Pinnacles and polychrome
Hobro had a medieval church until 1848 when the building was so ramshackle that it had to be removed. Architect Michael Gottlieb Bindesbøll (1800-1856) was given the task of designing a new church on the site of the old church in 1850-52. The architecture was a…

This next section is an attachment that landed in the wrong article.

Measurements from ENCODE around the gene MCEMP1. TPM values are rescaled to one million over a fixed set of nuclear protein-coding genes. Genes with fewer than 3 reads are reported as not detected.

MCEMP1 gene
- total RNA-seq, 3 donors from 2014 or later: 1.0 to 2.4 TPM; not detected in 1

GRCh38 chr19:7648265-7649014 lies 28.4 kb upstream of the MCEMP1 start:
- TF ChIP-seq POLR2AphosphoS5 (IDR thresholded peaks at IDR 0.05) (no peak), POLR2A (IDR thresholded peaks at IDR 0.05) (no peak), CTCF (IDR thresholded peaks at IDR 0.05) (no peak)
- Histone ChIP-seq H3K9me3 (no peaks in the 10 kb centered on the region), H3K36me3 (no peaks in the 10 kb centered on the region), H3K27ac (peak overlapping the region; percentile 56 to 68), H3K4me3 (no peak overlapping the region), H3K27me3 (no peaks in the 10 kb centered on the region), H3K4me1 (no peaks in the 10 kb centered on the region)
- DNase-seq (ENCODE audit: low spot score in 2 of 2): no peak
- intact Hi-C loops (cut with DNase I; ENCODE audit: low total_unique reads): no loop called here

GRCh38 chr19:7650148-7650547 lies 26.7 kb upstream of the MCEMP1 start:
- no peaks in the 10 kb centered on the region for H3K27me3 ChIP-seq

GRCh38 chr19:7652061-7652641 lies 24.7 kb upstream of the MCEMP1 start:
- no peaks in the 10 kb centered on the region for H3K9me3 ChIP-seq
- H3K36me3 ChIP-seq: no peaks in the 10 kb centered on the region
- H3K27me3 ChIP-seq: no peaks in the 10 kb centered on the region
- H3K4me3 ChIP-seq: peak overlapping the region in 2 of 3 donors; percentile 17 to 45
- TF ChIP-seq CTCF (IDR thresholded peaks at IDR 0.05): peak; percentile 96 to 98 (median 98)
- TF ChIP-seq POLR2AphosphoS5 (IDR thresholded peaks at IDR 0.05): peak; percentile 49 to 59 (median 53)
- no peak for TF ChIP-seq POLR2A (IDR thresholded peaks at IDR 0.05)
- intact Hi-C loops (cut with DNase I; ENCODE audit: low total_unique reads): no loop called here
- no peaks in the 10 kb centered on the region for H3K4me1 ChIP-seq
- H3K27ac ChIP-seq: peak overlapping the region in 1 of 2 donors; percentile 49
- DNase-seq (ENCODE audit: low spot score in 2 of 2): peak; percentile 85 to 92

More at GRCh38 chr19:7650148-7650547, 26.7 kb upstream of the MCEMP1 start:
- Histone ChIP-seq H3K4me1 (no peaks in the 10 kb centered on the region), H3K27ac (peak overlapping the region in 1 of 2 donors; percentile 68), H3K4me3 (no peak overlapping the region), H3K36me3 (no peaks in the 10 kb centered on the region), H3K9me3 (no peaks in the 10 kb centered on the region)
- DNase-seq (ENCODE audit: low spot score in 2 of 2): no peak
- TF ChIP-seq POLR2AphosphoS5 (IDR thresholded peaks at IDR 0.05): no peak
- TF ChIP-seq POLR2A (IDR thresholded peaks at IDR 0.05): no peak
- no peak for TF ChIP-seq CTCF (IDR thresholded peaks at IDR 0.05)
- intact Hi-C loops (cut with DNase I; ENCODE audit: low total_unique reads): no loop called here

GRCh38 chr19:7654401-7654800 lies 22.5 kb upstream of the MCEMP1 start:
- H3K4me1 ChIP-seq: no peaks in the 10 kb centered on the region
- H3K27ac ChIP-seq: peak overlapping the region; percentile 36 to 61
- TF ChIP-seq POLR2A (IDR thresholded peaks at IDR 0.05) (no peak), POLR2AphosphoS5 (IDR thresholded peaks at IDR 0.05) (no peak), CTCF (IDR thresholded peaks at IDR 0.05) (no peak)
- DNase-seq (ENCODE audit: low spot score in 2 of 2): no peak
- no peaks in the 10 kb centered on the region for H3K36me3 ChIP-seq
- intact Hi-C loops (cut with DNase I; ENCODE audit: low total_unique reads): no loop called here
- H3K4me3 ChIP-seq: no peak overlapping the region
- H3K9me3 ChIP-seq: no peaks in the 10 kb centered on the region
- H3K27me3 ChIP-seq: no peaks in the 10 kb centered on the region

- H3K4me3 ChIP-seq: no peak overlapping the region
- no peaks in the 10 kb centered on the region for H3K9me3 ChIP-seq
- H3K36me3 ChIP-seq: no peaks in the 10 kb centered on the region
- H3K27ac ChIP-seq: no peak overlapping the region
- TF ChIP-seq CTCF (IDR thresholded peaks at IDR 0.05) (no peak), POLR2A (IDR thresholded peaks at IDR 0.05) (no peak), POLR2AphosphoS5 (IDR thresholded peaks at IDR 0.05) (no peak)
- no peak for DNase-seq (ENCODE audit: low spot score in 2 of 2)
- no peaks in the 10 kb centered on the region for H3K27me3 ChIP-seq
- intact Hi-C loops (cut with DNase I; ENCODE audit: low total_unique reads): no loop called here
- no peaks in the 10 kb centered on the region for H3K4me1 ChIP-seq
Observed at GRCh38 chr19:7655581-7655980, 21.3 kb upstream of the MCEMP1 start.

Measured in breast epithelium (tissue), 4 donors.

M.G. Bindesbøll's inspiration from historical styles is evident in Hobro Church and many of the architect's other works that are highlights of Danish architecture. In his youth, Bindesbøll saw neoGothic masterpieces in Germany and learned about the architecture of Egypt and Pompeii in France. In 1833, he was awarded the Royal Academy of Fine Art's gold medal for designing a Gothic-style church. This medal caused heated debate because many people saw the award as a break with the prevailing classicism. But Bindesbøll gathered inspiration for what is probably his best-known building while travelling in 1834-38. His trip took him to see the great architecture of ancient Greece and Rome in Italy, Greece and Turkey, and in Rome he met sculptor Bertel Thorvaldsen. Together, they discussed plans for a museum to house the great artist's works that was built in Copenhagen in 1839-48.
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